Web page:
Lee Brimelow (The Flash Blog): “Personally I will not be giving Apple another cent of my money until there is a leadership change over there. I’ve already moved most of my book, music, and video purchases to Amazon and I will continue to look elsewhere. Now, I want to be clear that I am not suggesting you do the same and I’m also not trying to organize some kind of boycott. Me deciding not to give money to Apple is not going to do anything to their bottom line. But this is equivalent to me walking into Macy’s to buy a new wallet and the salesperson spits in my face. Chances are I won’t be buying my wallets at Macy’s anymore, no matter how much I like them.” – Honestly I’m surprised Adobe would employ this fella. He’s the same guy that used porn in a post as an example of why Flash was needed.
If Adobe has a problem with Apple they have a perfectly good way to show it, stop creating product for Apple platforms. Will they do it, no, of course not. They have an established brand on the Mac with a huge following. It’s not like Apple is going to jerk the rug out from under them on the Mac, how can they. The Mac is what it is. Flash is what it is on the Mac. Steve Jobs chose to keep the new platform clean. It’s apparent he doesn’t like how cross platform applications look, feel, and perform on the Mac. I’m sure we’ll get crummy apps on the iPhone and on the iPad, but I don’t have a problem with their move. If you want to write code for the iPhone, or iPad, just download the tools, and get to work. Hey, if a knucklehead like me can figure this stuff out, you can too.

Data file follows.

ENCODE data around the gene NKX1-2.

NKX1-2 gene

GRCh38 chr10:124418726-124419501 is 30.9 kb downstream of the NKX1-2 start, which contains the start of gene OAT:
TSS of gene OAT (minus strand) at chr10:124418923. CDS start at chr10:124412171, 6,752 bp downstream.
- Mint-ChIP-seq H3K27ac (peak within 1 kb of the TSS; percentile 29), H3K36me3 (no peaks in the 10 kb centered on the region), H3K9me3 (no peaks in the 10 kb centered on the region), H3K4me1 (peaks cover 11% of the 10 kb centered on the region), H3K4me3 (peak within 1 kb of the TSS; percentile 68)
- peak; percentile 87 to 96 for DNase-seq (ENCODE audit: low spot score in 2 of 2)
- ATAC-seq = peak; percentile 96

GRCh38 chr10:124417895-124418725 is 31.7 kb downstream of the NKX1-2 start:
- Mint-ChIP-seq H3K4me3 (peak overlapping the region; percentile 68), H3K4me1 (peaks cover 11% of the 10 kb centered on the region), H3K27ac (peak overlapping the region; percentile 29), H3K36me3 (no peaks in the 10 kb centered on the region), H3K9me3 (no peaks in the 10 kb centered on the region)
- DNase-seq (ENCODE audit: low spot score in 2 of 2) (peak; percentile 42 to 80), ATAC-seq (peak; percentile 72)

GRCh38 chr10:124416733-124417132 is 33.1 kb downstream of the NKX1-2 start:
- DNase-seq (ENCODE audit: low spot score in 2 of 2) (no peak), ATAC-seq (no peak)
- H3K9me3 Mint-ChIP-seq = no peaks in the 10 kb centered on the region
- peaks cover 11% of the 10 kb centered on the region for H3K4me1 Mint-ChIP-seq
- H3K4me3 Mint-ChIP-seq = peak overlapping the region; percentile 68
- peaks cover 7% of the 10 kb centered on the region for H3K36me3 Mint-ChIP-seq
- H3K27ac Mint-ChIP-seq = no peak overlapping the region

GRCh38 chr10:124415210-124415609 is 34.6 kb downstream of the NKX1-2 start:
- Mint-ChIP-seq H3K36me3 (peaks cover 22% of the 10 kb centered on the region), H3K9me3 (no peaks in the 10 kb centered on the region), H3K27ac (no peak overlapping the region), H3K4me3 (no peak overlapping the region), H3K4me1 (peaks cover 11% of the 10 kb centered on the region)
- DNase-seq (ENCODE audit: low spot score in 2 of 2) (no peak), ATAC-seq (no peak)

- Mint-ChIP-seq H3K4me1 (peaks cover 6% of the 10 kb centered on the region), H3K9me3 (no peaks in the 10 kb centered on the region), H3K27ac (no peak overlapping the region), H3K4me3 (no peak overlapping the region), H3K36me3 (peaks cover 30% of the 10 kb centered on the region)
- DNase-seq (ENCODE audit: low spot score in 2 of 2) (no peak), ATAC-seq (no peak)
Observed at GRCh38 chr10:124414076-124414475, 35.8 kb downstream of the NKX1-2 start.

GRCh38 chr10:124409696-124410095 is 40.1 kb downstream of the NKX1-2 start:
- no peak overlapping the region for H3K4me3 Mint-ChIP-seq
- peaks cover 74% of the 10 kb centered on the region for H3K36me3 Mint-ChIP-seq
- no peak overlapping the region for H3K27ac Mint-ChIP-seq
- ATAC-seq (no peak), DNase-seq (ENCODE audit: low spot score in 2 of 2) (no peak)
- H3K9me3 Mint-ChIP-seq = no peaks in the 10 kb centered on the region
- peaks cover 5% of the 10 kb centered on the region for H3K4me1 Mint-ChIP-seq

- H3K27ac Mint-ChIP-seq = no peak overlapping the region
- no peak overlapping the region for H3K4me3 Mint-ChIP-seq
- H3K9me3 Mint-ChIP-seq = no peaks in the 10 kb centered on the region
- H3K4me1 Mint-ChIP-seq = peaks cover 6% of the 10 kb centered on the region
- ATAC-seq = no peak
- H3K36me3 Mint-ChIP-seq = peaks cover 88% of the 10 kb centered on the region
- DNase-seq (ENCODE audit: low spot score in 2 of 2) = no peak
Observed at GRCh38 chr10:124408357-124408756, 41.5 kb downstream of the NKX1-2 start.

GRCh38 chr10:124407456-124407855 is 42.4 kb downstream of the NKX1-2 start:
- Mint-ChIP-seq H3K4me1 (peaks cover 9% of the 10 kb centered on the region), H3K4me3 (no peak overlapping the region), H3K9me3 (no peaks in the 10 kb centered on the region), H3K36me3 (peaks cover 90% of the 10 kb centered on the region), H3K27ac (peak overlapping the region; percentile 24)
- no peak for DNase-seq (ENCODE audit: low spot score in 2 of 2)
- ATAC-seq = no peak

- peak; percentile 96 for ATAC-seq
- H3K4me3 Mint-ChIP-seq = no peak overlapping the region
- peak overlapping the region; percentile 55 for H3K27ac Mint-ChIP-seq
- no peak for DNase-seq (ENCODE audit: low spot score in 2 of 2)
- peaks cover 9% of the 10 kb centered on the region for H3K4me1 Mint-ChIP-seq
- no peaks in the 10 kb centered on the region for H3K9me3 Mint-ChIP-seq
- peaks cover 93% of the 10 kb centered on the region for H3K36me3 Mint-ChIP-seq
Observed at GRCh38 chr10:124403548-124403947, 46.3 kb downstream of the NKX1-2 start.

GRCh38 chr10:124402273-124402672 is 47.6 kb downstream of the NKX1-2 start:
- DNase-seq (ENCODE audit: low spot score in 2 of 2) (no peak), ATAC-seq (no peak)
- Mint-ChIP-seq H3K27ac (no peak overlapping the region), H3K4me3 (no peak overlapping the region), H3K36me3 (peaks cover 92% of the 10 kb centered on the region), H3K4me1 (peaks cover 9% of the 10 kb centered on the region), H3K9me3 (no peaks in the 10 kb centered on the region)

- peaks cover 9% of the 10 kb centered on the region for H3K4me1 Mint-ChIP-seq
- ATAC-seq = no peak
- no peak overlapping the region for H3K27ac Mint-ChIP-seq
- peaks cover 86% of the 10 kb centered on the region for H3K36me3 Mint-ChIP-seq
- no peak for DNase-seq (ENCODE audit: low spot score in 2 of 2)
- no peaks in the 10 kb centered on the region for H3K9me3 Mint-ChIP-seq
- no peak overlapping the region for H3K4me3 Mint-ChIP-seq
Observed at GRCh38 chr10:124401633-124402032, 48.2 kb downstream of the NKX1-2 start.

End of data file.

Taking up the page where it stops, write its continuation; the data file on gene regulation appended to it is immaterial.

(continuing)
Adobe has a lot of different options in the mobile space, embrace those, if Flash becomes wildly popular on the other platforms Apple may have to “give in” at some point.
John Gruber’s take on it: “Consider, for one example, Amazon’s Kindle clients for iPhone OS and Mac OS X. The iPhone OS Kindle app is excellent, a worthy rival in terms of experience to Apple’s own iBooks. The Mac Kindle app is a turd that doesn’t look, feel, or behave like a real Mac app. The iPhone OS Kindle app is a native iPhone app, written in Cocoa Touch. The Mac Kindle app was produced using the cross-platform Qt toolkit.”